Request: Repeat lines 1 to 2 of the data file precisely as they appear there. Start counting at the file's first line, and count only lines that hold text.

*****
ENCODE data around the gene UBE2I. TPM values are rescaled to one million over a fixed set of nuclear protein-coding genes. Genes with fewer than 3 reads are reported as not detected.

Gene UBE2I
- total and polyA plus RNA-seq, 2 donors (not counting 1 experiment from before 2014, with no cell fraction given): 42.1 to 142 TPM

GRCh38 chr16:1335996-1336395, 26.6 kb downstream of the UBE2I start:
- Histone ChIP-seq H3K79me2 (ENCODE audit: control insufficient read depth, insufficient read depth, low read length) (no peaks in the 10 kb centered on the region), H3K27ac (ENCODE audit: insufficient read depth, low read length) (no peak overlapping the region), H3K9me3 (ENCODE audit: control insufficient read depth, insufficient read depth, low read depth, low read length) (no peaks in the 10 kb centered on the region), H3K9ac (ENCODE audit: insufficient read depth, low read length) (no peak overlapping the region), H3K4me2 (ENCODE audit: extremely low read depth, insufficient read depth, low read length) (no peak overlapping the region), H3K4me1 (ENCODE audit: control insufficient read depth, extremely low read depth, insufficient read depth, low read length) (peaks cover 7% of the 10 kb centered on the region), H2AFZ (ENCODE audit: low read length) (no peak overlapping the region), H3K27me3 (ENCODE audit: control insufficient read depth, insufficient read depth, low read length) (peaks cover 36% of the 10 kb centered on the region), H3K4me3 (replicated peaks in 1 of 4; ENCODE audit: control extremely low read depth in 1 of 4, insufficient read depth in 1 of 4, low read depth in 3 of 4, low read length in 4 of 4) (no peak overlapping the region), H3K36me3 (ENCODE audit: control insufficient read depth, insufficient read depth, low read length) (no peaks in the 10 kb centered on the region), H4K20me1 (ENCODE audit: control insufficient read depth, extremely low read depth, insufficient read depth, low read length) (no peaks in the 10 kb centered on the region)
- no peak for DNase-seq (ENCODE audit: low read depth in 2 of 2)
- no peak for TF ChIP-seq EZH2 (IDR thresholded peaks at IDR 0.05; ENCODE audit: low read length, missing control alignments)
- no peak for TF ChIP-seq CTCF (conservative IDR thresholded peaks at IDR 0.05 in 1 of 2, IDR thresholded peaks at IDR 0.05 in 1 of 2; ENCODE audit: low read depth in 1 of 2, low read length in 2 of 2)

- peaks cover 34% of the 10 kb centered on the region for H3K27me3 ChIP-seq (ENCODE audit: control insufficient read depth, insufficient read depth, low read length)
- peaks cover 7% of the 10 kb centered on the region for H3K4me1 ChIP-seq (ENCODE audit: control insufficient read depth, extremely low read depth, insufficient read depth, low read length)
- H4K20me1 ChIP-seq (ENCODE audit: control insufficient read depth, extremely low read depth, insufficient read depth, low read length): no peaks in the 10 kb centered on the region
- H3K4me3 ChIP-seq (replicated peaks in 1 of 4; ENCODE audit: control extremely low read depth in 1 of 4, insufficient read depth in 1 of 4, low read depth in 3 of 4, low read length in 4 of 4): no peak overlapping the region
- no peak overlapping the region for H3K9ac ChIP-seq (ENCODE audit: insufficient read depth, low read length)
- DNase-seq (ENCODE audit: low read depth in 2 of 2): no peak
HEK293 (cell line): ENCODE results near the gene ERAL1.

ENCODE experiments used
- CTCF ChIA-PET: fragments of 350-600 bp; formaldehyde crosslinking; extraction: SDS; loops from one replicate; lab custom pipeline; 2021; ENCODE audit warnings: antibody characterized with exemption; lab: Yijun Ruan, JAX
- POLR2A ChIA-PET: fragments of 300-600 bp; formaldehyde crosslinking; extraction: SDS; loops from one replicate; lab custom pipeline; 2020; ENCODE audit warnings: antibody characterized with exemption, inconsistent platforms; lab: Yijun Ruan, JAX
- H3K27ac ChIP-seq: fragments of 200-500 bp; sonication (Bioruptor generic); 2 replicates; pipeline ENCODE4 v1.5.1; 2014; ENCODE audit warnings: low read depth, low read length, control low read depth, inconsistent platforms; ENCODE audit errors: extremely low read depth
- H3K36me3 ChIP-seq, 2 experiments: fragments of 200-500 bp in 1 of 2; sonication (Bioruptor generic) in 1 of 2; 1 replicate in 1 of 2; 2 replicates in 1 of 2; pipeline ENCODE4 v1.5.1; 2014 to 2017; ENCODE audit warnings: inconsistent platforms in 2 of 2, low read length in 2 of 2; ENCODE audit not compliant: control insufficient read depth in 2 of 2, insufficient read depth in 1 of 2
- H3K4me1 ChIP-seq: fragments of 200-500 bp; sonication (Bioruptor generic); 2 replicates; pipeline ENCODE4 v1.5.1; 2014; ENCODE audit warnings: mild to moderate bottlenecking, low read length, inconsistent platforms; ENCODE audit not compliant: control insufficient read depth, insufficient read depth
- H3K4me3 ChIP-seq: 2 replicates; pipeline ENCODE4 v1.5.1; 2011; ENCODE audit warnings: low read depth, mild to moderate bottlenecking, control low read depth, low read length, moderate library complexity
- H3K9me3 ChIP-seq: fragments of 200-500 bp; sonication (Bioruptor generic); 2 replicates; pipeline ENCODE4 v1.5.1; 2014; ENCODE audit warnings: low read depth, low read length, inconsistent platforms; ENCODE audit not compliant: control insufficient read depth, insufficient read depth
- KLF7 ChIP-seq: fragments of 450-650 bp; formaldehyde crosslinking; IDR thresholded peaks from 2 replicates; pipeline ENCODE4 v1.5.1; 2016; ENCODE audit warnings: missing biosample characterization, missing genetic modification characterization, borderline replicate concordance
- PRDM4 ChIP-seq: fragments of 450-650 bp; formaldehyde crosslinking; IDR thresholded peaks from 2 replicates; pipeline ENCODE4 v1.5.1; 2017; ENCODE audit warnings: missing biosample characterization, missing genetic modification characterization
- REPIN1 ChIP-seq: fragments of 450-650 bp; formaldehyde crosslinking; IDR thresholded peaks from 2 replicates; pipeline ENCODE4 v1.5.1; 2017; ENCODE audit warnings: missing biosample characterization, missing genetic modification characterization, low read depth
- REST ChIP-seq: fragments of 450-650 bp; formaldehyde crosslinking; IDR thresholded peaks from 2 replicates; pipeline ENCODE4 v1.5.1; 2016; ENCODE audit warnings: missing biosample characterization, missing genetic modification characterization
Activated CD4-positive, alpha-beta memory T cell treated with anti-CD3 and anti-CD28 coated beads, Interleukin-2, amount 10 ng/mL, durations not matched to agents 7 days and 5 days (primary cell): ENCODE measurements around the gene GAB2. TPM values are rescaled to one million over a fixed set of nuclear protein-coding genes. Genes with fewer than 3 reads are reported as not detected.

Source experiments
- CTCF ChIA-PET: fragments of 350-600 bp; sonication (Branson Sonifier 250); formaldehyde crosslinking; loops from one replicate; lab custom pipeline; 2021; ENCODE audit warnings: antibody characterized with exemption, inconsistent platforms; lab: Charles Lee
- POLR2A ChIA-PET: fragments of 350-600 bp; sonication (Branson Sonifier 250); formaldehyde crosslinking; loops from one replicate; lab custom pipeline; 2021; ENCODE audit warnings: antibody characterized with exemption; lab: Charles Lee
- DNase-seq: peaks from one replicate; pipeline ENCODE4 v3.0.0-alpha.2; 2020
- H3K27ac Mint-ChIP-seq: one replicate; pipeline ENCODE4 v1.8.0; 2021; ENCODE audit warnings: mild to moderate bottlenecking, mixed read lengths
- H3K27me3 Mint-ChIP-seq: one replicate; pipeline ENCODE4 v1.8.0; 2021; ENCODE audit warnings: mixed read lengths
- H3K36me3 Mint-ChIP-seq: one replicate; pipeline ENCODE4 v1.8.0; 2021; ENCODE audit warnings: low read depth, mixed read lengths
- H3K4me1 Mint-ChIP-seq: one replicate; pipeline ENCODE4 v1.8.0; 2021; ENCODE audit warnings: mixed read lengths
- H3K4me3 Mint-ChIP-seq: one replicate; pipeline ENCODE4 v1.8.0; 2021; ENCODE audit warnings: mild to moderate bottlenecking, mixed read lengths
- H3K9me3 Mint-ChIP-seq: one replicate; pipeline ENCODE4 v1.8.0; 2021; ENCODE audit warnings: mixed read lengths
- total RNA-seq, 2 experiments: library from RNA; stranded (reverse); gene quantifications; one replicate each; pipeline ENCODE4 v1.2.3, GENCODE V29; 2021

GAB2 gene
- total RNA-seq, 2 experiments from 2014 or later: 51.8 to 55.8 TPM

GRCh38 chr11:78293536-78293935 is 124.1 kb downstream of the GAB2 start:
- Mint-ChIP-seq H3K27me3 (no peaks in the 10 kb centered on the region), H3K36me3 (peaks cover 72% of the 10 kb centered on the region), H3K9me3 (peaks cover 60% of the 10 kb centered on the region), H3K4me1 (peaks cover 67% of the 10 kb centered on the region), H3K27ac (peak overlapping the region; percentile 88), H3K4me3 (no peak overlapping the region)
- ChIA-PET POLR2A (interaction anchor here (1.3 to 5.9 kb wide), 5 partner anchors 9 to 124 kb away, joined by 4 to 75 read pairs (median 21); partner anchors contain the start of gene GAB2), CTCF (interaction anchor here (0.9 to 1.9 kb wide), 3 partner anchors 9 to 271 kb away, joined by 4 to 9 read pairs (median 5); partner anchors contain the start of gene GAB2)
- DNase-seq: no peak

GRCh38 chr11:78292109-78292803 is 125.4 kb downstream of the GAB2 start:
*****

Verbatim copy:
ENCODE data around the gene UBE2I. TPM values are rescaled to one million over a fixed set of nuclear protein-coding genes. Genes with fewer than 3 reads are reported as not detected.

Gene UBE2I